Losers: Recovering Lost Property in Japan and the United States

61 Pages Posted: 18 Jun 2002

See all articles by Mark D. West

Mark D. West

University of Michigan Law School

Date Written: June 14, 2002


This Article examines the lost property regime of Japan, which has one of the most impressive reputations in the world for returning lost property to its rightful owner, and compares it with that of the United States. Folk legend attributes Japanese success to honesty and other-regarding preferences. In this Article, relying in part on analysis of official data, history, and statutes, as well as surveys, interviews, and "lost-wallet" experiments conducted in New York and Tokyo, I discuss another possible reason for the apparent success of lost-and-found in Japan: legal institutions that efficiently and predictably allocate and enforce possessory rights. These recognized, centuries-old rules mesh with norms, institutional structures, and economic incentives to reinforce mutually the message that each sends and yield more lost-property recovery than altruism alone.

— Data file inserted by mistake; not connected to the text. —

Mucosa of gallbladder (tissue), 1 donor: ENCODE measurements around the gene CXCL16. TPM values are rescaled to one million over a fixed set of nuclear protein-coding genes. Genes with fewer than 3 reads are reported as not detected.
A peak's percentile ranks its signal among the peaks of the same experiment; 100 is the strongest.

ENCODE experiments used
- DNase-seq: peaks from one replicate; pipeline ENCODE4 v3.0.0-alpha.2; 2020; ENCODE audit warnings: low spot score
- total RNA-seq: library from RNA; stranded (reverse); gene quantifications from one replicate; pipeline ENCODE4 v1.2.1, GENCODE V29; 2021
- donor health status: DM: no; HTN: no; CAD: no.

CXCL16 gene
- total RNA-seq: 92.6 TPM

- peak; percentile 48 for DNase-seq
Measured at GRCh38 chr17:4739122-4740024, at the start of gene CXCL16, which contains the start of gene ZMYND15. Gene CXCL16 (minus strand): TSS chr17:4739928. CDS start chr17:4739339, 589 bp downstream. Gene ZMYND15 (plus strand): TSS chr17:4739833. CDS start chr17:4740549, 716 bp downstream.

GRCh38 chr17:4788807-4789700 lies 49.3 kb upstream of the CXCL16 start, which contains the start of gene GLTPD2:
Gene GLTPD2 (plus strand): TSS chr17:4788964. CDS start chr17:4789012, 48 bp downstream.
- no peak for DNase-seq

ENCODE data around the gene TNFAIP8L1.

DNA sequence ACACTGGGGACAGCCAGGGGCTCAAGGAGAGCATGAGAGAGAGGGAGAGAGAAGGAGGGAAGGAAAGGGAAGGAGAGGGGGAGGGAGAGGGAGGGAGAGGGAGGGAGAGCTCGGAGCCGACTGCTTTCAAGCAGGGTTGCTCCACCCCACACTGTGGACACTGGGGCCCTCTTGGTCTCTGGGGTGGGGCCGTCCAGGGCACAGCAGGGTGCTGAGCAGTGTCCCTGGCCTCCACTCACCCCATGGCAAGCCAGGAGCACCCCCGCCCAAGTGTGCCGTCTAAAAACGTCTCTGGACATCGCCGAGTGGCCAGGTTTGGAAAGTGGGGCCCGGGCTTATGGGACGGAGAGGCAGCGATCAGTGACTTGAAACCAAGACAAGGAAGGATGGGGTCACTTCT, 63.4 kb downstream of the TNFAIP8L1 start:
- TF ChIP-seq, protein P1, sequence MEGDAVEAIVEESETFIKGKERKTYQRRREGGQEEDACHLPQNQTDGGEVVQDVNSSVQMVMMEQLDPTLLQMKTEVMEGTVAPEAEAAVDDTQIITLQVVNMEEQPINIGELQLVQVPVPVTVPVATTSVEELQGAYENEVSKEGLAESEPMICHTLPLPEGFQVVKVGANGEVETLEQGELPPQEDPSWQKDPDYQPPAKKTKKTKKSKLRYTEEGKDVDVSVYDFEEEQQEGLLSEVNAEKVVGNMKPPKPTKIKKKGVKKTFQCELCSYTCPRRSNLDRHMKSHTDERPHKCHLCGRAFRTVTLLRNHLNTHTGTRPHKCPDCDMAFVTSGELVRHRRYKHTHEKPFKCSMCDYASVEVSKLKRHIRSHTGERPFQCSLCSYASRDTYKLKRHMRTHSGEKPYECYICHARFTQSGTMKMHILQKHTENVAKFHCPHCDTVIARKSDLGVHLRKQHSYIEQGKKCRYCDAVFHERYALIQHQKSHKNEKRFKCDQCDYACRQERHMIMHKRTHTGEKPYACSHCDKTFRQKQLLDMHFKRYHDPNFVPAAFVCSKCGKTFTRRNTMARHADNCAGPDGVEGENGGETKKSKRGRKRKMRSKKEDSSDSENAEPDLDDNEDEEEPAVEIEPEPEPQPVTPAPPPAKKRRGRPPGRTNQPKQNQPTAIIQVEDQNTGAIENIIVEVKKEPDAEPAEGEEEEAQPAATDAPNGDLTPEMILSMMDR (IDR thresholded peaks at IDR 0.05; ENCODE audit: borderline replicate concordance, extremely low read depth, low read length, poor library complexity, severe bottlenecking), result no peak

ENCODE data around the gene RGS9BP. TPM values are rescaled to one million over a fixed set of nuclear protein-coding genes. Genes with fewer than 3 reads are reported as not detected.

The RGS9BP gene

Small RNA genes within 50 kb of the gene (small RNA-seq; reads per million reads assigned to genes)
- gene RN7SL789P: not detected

Suggested Citation

West, Mark D., Losers: Recovering Lost Property in Japan and the United States (June 14, 2002). Available at SSRN: https://ssrn.com/abstract=316119 or http://dx.doi.org/10.2139/ssrn.316119

Mark D. West (Contact Author)

University of Michigan Law School ( email )

625 South State Street
Professor of Law
Ann Arbor, MI 48109-1215
United States
734-647-4041 (Phone)
734-764-8309 (Fax)

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